19 December 2012 at 2:46 pm #5202
Soon I will start chopping mortises for my workbench. I will try Paul’s method for the first time. But I have the Lie Nielsen bevel edge chisels (was a present from my wife, yes I must have the best wife in the world :)) and I am not quite sure if they hold up to the task. Maybe they are to delicate. I don’t want them to break while levering out the waste.
Some advice would be nice . If anyone did it, please tell me.
Thanks in advance,
Michael19 December 2012 at 3:05 pm #5203George BridgemanParticipant
You should be fine. I used my Narex bevel edged chisels to chop the mortises for my workbench and didn’t have a problem with the chisels. The only thing to bear in mind is that bevel edged chisels may try to twist in the mortise as you’re chopping. Mortise chisels don’t suffer from the same problem because they’re a lot deeper. If you feel the chisel twisting, twist it the opposite way as you’re striking the chisel and it’ll straighten out.
Have fun with it and let us know how you get on!
"To know and not do is to not know"19 December 2012 at 3:12 pm #5204
Thanks George. Another consideration might be the socket design. I don’t know about those Narex chisels, but I might break the handle of my Lie Nielsen.19 December 2012 at 3:19 pm #5205AnonymousInactive
Michael, they should be fine. Lie Nielsen mortice chisels have the same socked handle as the bench chisels, the steel on the bevel edge chisels is up to the job I’m sure. So I think you would be good to go buddy.19 December 2012 at 3:23 pm #5206
You are right Ken. Forgot about that. I think my signature isn’t that far from the truth 🙂19 December 2012 at 3:27 pm #5207AnonymousInactive
HaHa, If you were stupid, you would never have asked the question buddy 😉19 December 2012 at 3:38 pm #520819 December 2012 at 4:31 pm #5222David GillParticipant
I am sure the guys are correct but why take a chance you can buy a set of Narex mortice chisels for not a lot of money that you can hammer on and lever all day long and keep your LN chisels for more precise work
Wigan, Lancs. England :19 December 2012 at 5:01 pm #5242FlorianParticipant
I think that dropping a chisel to the floor can do a lot more harm than chopping mortises. I dropped my 1″ last week (it was rolling off the bench…) and a small corner broke off the bevel. It’s probably only half a millimeter but it hit me straight in the heart 😉 I am using Kirschen bevel edged chisels from Germany. They cost only a third of the Lie Nielsen’s but I’m very happy with them. Maybe it feels safer for you to buy some cheaper chisels for the beginning and use your beauties when you feel more confidence in handling them. The first time I opened the wooden box of my chisels I held it like a baby.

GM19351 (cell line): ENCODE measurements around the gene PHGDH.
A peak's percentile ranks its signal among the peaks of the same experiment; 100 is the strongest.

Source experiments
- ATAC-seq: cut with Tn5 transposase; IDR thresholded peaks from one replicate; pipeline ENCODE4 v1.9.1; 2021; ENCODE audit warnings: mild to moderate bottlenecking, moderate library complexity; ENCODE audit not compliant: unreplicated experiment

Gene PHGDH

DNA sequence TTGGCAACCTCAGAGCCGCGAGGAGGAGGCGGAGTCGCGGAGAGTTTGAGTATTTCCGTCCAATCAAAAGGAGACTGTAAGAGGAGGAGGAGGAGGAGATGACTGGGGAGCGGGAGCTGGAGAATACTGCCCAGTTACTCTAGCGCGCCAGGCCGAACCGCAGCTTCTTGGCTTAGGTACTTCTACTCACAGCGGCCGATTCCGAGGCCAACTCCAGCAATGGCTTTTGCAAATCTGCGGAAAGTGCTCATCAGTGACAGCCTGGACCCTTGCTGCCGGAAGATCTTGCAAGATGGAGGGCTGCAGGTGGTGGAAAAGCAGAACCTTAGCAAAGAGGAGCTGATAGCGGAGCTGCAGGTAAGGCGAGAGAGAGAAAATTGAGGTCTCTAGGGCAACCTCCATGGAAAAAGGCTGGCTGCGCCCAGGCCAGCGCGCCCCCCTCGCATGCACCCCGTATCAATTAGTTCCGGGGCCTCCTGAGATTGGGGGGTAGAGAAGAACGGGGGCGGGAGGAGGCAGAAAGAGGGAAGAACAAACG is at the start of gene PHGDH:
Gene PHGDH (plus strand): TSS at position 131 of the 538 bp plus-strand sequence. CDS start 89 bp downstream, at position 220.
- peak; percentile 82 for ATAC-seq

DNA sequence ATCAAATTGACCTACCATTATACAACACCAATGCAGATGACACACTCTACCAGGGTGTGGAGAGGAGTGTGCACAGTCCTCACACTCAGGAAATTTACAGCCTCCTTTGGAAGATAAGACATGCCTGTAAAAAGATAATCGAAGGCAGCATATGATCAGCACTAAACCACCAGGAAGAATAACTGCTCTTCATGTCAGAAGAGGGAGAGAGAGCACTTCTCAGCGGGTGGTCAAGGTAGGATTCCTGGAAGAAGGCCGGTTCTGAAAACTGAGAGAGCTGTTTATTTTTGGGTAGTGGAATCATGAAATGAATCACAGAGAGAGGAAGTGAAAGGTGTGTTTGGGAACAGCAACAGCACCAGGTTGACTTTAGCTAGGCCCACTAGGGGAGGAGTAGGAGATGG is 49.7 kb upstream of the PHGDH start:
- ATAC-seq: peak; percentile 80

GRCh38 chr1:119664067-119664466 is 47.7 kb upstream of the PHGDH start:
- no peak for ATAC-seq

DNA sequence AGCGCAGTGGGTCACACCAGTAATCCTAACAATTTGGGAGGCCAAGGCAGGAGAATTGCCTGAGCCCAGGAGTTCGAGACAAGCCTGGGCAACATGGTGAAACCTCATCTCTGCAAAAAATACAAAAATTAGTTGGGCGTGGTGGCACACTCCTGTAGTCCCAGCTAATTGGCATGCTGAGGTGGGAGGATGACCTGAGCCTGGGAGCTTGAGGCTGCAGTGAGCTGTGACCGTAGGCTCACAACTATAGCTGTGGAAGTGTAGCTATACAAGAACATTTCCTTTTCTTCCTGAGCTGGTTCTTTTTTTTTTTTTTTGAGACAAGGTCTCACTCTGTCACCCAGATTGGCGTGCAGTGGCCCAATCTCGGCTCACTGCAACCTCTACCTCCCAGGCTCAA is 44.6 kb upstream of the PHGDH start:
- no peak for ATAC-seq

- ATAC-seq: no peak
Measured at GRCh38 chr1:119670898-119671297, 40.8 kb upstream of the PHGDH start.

Although those tools can be very pretty that’s probably not the way they want to be treated ;-).
I enjoy working wood in Germany.19 December 2012 at 5:03 pm #5243AnonymousInactive
I have to agree David, I will be using the Narex mortice chisels on my bench legs soon. I think the guys want to stay true to Paul’s method though.19 December 2012 at 8:29 pm #5268Paul SellersKeymaster
I have a set of Narex mortise chisels and also Robert Sorby. Both are excellent chisels and the are both accurately machined and up to the most demanding work. Also, I have no problem using mortise chisels and especially if I have a lot to cut that are deep. That’s when Im like to use them mostly because I can lever on them with the extra force needed in deep mortises.19 December 2012 at 9:41 pm #5280DaveParticipant
I used my stanley sweetheart socketed bevel edged chisels to chop the bench legs. I never had any problems with them and I did’nt have to spend any money buying another set of chisels specific to chopping mortises. The only issue I had were the handles on the chisels are a tad bit small so I occasionally whacked my hand with the mallet… ouch!
-Canada19 December 2012 at 10:10 pm #5283juryaanParticipant
I like the way Paul shows us that you do not
need a hole range of tools to perform a certain task.
When i wanted to start woodworking almost every woodworker on the internet said, that i needed alot of
tools to begin with,and that the most expensive ones worked the best.
2 years later i have alot of expensive tools but still no real project was made because i spent
most of my money on tools and their was no money left for the most importend thing to buy.(wood)
Then there comes mr Paul Sellers who tells us you can do about everything with a plane stanley no4
a cheap set of chissels and some other not too expensive tools.
I think it’s wonderful how he gets people in to woodworking and not in to buying alot of expensive tools.
He doesn’t say you can’t chop a mortice with a mortice chissel,but it’s not essential to buy them right away because you
can chop a mortice with a bench chissel.
Sorry for the long story ,but i only hope people don’t make the same mistake i did, and begin
woodworking before buying a hole range of tools.
Lopik - Netherlands20 December 2012 at 1:54 am #5291Brent IngvardsenParticipant
Juryaan, I coulnt agree with your statement any more. Paul teaches skill development with common tools, not teaching each tool under the sun.
Meridianville, Alabama, USA20 December 2012 at 2:30 am #5294AnonymousInactive
Unless I read Paul’s post wrong, he owns and uses mortice chisels also. Use whatever chisel feels right for you, personal choice at the end of the day. But it is great knowing you can get the job done with just basic hand tools, and not having to buy every tool under the sun. If you want to buy them and love tools, well that’s great also 🙂
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